Chicago Tribune
– Michael Phillips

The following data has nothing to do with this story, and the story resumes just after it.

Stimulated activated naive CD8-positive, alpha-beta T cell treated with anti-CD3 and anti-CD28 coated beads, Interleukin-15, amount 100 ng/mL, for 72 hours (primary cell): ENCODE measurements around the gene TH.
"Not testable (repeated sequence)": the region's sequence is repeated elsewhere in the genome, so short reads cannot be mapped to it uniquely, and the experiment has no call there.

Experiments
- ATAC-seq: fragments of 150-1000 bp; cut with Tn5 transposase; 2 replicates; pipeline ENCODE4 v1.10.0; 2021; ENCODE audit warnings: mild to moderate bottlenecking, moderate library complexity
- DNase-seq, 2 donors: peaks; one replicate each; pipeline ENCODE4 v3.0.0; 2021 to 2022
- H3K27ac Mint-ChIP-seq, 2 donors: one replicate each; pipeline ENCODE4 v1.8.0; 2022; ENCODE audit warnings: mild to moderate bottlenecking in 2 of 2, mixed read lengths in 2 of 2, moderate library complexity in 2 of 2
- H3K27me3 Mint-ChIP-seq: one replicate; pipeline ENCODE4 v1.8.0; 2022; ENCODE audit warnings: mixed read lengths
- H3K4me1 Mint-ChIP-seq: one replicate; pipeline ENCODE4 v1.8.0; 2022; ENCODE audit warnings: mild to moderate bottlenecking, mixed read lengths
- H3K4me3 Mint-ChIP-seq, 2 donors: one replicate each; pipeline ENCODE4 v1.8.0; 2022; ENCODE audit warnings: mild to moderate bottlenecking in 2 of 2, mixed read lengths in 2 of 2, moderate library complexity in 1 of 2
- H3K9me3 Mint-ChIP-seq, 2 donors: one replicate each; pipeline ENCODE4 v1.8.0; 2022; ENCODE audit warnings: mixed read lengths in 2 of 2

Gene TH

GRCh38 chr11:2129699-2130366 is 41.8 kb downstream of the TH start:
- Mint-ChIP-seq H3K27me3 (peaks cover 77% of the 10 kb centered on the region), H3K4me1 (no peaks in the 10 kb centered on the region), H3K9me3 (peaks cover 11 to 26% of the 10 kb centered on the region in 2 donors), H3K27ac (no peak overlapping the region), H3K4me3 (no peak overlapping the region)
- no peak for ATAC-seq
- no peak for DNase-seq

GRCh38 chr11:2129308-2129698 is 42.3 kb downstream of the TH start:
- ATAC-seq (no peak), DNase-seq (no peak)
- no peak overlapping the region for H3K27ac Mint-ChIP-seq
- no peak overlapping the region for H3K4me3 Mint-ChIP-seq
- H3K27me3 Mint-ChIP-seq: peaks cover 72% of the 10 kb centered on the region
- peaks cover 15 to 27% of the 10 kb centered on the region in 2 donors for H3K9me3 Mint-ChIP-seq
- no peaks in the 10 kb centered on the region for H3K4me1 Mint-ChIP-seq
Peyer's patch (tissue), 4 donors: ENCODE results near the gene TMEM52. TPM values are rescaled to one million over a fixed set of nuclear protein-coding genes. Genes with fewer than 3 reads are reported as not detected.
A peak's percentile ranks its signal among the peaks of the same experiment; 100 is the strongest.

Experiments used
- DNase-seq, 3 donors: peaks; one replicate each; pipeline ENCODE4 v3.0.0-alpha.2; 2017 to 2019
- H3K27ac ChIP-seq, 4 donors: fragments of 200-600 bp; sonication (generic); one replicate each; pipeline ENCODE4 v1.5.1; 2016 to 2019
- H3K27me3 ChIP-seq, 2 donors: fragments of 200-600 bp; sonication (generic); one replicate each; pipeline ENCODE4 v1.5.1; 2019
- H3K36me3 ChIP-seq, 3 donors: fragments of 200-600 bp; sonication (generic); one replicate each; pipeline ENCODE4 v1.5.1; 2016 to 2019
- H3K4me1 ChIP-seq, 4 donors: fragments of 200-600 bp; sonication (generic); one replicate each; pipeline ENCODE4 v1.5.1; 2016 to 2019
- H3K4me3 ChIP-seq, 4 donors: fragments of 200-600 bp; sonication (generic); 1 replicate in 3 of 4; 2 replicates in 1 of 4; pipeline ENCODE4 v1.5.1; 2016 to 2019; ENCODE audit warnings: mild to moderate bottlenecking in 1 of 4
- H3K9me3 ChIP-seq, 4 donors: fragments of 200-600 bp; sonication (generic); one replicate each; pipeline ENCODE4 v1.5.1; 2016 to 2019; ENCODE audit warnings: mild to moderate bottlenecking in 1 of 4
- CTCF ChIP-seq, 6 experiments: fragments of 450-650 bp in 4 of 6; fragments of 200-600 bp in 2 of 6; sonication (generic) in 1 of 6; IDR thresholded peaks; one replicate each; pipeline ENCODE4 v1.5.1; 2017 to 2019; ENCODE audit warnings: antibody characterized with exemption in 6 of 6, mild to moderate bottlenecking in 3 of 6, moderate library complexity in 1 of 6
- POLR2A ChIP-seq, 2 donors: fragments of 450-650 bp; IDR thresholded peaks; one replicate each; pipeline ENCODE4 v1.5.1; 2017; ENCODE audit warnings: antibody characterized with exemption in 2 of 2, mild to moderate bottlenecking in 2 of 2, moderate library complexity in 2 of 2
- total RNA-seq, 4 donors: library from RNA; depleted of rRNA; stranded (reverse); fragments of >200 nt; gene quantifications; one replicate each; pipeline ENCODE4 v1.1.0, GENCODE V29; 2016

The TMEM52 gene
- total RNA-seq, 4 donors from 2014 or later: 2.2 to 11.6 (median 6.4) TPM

Of the competition titles I saw prior to before the weekend, among my favorites was Poetry, by Lee Chang-dong, whose earlier Cannes entry, Secret Sunshine, remains one of the great examinations of religious belief in contemporary cinema. The South Korean writer-director's protagonist is exceptionally rich: a 60ish grandmother coping with financial difficulties and the early stages of Alzheimer's. Her grandson, whom she supports, commits a terrible crime with a group of other teen-aged boys, resulting in the death of a female student. The crime is to be swept under the carpet by local school authorities. How the protagonist's actions affect this plan, and how her enrollment in a poetry appreciation class provides the story with its through-line, occasions one of the heartening glories of the filmgoing year.